OVER THE YEARS, we have left many things at my father’s grave: flowers, agates, and fossils found out on the prairie, an old pair of boots he loved. But not everything makes it through the winter or the wind. My drawing of our old sheepdog, Sam, was gone in a few days. One spring my mother tried to get a batch of moss roses to take; they went brittle in the sun. Yet what has never left is the fact of his body, or what remains of it, in this prairie earth. This is where we come because we want to remember he was, like us, a born and living thing of blood and bone, and now he is dead.
I grew up in eastern Montana, on the wide, rolling teardrop of bunch grass and sage tucked in between the Yellowstone and the Missouri that everyone calls the Big Dry, a place where blood and bone still matter, still make sense. Even as a boy of five or six, when I watched Sam kill my kitten with one quick snap of his jaws, I knew the reason: the kitten had tried to eat from Sam’s food bowl, something every other cat and child on the farm knew not to do. My mother dried my eyes and patted me on the back and sent me out with a bucket of soapy water to clean up the mess as best I could. I can remember, as well, holding down the wide-eyed, heaving ewes as my grandfather slipped his scrubbed hands into the birth canal and gently eased a new lamb into the world. He’d pull the caul from the small mouth and nose, set the lamb on a bed of straw near its mother’s warmth, and stand, his bloody hands held steaming in the air. And on the other end of the shed was the bone yard, the place we piled dead sheep and lambs to keep the stink and flies and disease from the living.
This cycle of birth and hard life and death, this turning about of blood, was not always pretty, but it made sense. Even more than that, it mattered. The antelope we hunted and butchered in the fall fed us through the winter. Each lamb lost in the spring was mourned, as the drying river was come summer. We saw our own mortality, our own delicate lives, mirrored in the real world around us. Funerals on the Big Dry were always huge occasions. The family sat with the body for days, and all the old cowboys wore their best brown suits. Births too were community occasions — from the Congregational Church down to the Sportsman Bar, we all gathered ’round and drank deeply and danced in our boots and sang. And after either, we turned back to the world, knowing all of this was the hard and wonderful way of things.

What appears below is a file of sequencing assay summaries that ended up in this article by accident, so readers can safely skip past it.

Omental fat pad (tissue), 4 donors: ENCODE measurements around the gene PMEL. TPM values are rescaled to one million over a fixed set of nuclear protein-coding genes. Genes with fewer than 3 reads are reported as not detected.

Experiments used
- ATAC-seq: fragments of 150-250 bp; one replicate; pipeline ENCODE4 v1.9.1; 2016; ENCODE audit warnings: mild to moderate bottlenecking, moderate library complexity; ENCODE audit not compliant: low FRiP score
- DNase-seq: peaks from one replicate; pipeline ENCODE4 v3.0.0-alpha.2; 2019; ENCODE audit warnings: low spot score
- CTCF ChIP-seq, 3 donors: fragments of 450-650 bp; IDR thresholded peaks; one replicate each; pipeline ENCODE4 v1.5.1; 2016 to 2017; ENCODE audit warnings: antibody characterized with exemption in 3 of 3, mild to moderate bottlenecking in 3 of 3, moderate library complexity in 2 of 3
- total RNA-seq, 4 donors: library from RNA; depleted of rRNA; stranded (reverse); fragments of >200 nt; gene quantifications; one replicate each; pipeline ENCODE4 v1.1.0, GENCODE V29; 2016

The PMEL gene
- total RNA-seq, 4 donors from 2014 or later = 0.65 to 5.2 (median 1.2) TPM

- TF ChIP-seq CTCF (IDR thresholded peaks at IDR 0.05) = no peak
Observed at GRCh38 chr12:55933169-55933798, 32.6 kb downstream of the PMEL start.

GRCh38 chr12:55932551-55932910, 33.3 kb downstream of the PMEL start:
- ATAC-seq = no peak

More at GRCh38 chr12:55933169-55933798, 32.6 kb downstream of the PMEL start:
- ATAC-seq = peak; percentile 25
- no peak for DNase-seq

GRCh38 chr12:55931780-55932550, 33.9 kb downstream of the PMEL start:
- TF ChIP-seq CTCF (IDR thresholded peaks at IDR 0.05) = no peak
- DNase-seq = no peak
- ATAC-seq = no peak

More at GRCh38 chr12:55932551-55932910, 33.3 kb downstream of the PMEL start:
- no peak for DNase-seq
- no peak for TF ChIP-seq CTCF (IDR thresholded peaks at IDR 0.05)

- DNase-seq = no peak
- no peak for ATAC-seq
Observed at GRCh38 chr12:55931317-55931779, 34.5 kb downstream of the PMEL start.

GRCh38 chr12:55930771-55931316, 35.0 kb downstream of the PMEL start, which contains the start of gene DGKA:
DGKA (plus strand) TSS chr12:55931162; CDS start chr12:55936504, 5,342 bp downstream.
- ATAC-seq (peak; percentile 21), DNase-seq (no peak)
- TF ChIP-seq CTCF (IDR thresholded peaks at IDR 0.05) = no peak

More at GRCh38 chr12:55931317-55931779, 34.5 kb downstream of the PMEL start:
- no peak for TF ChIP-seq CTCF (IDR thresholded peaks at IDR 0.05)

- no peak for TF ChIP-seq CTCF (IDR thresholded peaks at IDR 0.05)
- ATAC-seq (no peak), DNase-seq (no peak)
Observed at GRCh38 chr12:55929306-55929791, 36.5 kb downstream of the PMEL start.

Yet I fear I may lose this knowledge. I now live in the midst of our suburban, consumerist, and entertainment-driven culture designed to insulate everyone who can afford it from even the slightest engagement with the raw essentials of existence, a world where blood and bone no longer matter. We lie to ourselves. We are dishonest in our refusal to take a look at the lay of things, to pick up stones and weigh them in our hands, to bend down to the dust. We no longer admit or remember our blood-roots, and by this false witness, this failure of the most basic empathy, we condemn others to lives of compounded brutality. How are we to understand the rotting bodies in the Ninth Ward or the burnt-out streets of Baghdad — images of a world not only hard but horribly wrong — if we know nothing of blood? How are we to know what to do? Our shock and outrage and capacity to comprehend have no depth, no breadth.
I come back to my father’s grave because I want to remember. Though my shoulders still fill out his old snap-shirts, one day I too will lie down on my deathbed. I want to carry the weight of this truth into each day. For this is the way it is, the way it has been and will be, and I want to remember in a world that has forgotten.